Rajinikanth, Dadasaheb Phalke and the debates


Not long ago, the Superstar was awarded the Dadasaheb Phalke award. And within seconds social media was flooded with congratulations, trolls, memes, discussions, arguments, debates and so on. Most of them being centred around the deservedness of the actor, the competence of the award committee and the relevance of this award given his withdrawal from politics. This post is not about to tackle any of those issues. Nor is it going to answer the ever-elusive question of who decides the deservedness of an actor for an award. This post is purely an exercise of the mind trying to figure out the myriad ways in which the human mind works whenever something noteworthy happens in a field that gathers a lot of attention and as a result, scrutiny.


It is important, I think, as humans or art connoisseurs or critics or even just fans of a star, that when a committee nominates someone for an award, that they are definitely a lot more qualified than many of us combined. Now, how the committee is selected, is there favouritism involved, etc. are questions that are up for debate and discussion. But the fact remains that the people up there are knowledgeable. So, when Rajinikanth was selected and awarded this honour, we should accept the decision. Whether we like the decision or not is a different question altogether.


Let's come to the possible reasons he might have won the award for. Have a look at his career graph. In the 45 years of his presence in cinema, the kind of versatility and reach he has had is something phenomenal. Just the pure mass appeal he has that reaches every nook and cranny of our country is something really laudable. In addition, he has contributed to cinema in his own ways and capacities as a screenwriter, actor and a producer. His acting is something that exudes charm, style and appeals from the toddler to the nonagenarians. This particular aspect of his reach is something that is very unique and unparalleled.


To elaborate this point, let me take another example. From the southern states of Tamil Nadu, Karnataka, Andhra Pradesh (erstwhile) and Kerala there had been stars and actors whose fame touched the skies. Be it the MGR, NTR, Thilakan, Anant Nag and the likes to the more massy and the classy ones like Mohanlal, Nagarjuna, Upendra, Kamal Hassan, etc. Each one of these actors were class apart in their own way. Each one of them was and still is inimitable and irreplaceable. But what Rajinikanth achieved in a few years of entering cinema is something that no one can really boast of. In his early days he was cast in a host of roles, most of them as villains or negative shade ones and other supporting characters. It was only after 5 years that he got recognition as the hero of a film. Later on, thanks to the directors like KS Ravikumar, Suresh Krissna and P Vasu he became a very commercially successful hero as well. With the advent of blockbusters like Baasha, Annamalai, Muthu and Padaiyappa, he was established as the quintessential masala hero.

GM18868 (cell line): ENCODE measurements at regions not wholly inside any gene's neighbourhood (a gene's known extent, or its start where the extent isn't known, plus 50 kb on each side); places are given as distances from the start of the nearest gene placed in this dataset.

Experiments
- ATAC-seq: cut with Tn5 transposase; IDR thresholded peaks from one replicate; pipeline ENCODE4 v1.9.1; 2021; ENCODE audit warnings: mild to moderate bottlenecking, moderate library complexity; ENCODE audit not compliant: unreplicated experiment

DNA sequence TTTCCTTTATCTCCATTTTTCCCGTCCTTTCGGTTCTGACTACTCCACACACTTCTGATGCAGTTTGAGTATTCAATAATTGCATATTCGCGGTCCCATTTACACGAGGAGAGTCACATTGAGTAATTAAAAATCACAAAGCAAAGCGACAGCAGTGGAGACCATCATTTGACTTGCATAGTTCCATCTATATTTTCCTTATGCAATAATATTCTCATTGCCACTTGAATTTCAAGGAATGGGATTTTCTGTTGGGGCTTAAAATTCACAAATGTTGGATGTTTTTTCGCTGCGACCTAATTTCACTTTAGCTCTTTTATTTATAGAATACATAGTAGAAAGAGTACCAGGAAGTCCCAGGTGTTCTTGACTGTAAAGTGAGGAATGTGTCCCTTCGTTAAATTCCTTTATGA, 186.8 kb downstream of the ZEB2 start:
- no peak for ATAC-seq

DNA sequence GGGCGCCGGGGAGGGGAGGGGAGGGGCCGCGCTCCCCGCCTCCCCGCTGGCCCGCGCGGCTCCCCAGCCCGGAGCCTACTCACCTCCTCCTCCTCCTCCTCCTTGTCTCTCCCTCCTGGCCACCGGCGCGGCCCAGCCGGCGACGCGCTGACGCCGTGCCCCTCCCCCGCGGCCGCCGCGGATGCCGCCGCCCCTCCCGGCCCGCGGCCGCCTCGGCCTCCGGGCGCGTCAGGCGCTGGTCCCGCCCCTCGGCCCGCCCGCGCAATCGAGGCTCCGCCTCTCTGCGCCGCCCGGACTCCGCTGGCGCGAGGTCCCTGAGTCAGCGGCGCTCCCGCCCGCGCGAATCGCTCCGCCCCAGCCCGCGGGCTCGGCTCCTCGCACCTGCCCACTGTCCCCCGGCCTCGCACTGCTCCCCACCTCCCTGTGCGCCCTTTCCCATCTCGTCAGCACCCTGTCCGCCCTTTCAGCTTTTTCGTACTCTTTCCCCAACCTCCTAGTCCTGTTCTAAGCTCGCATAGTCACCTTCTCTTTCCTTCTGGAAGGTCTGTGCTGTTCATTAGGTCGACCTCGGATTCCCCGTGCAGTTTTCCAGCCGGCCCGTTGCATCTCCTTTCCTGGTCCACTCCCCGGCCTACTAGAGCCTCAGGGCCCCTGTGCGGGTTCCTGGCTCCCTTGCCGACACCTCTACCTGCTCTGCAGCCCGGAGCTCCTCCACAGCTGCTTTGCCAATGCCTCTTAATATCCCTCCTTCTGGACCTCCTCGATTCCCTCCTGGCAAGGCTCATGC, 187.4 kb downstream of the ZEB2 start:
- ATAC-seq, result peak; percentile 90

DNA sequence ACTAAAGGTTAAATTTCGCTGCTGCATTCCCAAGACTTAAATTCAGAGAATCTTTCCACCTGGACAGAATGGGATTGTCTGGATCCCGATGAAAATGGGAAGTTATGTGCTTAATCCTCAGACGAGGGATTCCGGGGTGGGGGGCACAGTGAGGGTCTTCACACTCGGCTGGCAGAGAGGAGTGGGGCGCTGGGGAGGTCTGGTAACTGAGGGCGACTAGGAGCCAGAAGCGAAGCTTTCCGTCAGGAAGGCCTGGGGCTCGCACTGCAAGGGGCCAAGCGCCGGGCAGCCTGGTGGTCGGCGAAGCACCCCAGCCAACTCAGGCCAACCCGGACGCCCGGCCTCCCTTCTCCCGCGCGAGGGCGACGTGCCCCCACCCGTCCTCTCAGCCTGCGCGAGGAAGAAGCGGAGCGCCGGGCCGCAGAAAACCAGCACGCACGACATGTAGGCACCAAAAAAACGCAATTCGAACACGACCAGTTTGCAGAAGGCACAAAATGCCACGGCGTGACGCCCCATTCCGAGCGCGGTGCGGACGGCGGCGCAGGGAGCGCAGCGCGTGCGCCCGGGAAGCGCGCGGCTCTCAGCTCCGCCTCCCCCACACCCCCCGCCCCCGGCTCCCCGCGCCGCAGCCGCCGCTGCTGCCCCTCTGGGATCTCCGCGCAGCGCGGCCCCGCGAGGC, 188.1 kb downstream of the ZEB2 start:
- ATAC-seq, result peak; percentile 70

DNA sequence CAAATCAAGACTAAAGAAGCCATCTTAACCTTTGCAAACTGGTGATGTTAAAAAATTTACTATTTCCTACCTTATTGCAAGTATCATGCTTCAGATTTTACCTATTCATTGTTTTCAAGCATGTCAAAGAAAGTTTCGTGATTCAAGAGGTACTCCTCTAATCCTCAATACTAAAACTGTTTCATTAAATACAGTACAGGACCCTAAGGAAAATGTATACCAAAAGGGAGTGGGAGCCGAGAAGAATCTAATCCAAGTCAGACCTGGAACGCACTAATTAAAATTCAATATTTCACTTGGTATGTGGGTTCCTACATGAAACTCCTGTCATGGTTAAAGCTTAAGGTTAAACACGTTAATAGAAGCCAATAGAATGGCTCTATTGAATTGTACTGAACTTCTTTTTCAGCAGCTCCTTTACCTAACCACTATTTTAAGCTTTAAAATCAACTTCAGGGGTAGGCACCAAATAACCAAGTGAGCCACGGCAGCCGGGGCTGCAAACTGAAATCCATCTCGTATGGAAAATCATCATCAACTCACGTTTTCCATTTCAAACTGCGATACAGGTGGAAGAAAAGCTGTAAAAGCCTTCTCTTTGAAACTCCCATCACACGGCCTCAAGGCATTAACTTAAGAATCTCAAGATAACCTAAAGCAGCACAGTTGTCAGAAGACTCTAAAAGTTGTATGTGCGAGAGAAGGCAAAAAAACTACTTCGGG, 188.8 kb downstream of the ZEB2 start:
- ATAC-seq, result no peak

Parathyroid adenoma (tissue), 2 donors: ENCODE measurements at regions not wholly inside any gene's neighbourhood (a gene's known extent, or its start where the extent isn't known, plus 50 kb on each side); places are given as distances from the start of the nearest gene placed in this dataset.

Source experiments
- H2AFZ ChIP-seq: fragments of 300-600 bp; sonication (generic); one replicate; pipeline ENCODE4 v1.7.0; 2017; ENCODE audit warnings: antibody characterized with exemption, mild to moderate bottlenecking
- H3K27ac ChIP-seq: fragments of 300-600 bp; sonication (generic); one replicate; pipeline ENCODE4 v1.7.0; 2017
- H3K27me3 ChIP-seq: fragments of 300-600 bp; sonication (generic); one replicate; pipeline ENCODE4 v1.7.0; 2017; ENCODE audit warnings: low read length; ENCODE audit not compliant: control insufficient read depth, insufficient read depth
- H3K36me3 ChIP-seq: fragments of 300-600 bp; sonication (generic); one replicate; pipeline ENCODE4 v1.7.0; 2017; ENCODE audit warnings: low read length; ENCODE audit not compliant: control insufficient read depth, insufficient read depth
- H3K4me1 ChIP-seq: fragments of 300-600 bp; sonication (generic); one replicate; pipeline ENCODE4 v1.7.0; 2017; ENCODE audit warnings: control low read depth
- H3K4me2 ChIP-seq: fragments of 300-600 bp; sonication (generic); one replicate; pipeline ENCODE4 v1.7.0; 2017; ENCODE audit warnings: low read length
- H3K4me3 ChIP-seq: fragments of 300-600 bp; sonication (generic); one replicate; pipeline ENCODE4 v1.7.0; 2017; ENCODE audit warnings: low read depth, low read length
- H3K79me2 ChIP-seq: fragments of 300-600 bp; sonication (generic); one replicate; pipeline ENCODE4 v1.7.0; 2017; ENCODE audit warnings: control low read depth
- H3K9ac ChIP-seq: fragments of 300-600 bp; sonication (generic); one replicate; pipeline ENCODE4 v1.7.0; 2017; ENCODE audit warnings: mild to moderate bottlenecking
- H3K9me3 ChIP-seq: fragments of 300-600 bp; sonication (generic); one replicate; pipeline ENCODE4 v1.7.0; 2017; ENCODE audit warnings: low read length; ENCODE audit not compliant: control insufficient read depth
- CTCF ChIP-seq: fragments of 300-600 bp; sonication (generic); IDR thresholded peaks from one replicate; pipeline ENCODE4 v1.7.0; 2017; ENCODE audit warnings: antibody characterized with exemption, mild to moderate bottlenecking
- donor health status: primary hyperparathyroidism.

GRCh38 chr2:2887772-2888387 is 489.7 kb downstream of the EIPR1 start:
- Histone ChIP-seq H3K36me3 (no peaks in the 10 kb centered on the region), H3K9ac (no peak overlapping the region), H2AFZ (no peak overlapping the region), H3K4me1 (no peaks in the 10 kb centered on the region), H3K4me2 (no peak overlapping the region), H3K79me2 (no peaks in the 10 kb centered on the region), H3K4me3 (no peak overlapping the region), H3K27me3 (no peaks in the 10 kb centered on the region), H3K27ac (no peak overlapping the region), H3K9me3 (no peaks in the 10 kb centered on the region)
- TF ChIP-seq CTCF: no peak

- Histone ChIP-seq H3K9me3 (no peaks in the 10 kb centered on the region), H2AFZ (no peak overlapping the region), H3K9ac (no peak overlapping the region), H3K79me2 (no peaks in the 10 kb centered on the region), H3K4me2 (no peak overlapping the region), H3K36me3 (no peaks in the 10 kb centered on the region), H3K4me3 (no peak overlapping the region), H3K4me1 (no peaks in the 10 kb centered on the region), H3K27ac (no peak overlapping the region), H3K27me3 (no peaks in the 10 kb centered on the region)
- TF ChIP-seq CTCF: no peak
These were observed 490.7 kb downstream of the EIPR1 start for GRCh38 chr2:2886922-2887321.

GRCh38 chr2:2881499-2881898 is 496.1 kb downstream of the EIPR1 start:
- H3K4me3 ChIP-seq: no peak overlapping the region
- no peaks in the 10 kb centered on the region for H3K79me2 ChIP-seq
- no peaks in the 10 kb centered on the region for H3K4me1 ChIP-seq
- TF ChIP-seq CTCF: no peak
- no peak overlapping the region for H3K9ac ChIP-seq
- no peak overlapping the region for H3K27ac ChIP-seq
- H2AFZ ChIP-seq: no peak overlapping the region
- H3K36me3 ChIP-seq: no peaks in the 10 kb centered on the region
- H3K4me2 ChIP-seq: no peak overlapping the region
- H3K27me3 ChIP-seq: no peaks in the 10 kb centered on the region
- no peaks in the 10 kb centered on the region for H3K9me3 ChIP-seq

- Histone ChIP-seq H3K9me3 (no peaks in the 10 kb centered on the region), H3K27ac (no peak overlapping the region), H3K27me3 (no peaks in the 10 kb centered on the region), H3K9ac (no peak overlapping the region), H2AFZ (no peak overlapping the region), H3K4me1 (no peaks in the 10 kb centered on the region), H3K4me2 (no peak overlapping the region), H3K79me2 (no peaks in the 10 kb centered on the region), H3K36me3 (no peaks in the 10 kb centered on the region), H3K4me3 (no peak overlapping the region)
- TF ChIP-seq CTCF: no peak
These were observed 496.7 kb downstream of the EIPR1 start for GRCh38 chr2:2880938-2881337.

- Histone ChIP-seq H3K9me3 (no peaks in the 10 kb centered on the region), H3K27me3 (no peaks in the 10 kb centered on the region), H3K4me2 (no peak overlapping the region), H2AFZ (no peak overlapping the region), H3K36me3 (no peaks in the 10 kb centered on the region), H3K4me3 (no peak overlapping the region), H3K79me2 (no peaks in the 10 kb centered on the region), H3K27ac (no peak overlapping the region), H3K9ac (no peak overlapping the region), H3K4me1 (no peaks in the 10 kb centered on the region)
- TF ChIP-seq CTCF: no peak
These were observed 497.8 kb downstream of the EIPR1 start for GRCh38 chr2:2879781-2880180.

Despite his forgettable ventures like Baba, when there were strong rumours that the Rajini-era has ended, he proved himself with a Sivaji, whose collection rubbished such claims. It is not that he doesn't know acting. Watch a Mullum Malarum or a Aarilirunthu Arubathu Varai or a Johnny to see how well he acts. To quote his more recent outing, have a look at Kaala and Kabali where he acts his age with grace, charm, swagger and style. It isn't easy. Despite tasting success in the debut film, he chose to go learn acting from the film institute to hone his craft better.


Now, there would be people who say that Kamal Hassan is a more deserving awardee. I too believe it to some extent. In fact being a Kamal fan I was a bit disappointed as well. Just look at the contributions he has made to cinema... first film to record the dialogues as they were being acted (Hey Ram), first film to use Dolby surround system (Mumbai Express) and so many more! But the reach of Kamal Hassan is more intellectual. I mean, his films are, more often than not, way ahead of their times. For instance, Anbe Sivam, a film that has earnt a cult status now didn't do commercially well. I also believe there is something more to his limited (though it is wrong to say that) reach. His own vocal derision for the mindless commercial masala films.


The fact is that Sivaji Rao Gaekwad has been awarded the coveted Dadasaheb Phalke Award and rightfully so in many aspects. Let's acknowledge that. Congrats Thalaiva!!



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